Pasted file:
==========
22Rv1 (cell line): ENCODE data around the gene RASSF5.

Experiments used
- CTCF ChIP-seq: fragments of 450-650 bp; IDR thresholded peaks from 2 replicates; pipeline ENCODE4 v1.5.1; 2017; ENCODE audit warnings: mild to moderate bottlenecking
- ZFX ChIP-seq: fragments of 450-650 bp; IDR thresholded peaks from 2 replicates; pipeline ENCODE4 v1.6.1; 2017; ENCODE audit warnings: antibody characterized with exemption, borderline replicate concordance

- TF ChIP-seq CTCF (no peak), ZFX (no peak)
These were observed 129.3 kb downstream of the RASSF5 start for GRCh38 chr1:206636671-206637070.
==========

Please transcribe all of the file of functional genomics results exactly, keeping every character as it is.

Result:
22Rv1 (cell line): ENCODE data around the gene RASSF5.

Experiments used
- CTCF ChIP-seq: fragments of 450-650 bp; IDR thresholded peaks from 2 replicates; pipeline ENCODE4 v1.5.1; 2017; ENCODE audit warnings: mild to moderate bottlenecking
- ZFX ChIP-seq: fragments of 450-650 bp; IDR thresholded peaks from 2 replicates; pipeline ENCODE4 v1.6.1; 2017; ENCODE audit warnings: antibody characterized with exemption, borderline replicate concordance

- TF ChIP-seq CTCF (no peak), ZFX (no peak)
These were observed 129.3 kb downstream of the RASSF5 start for GRCh38 chr1:206636671-206637070.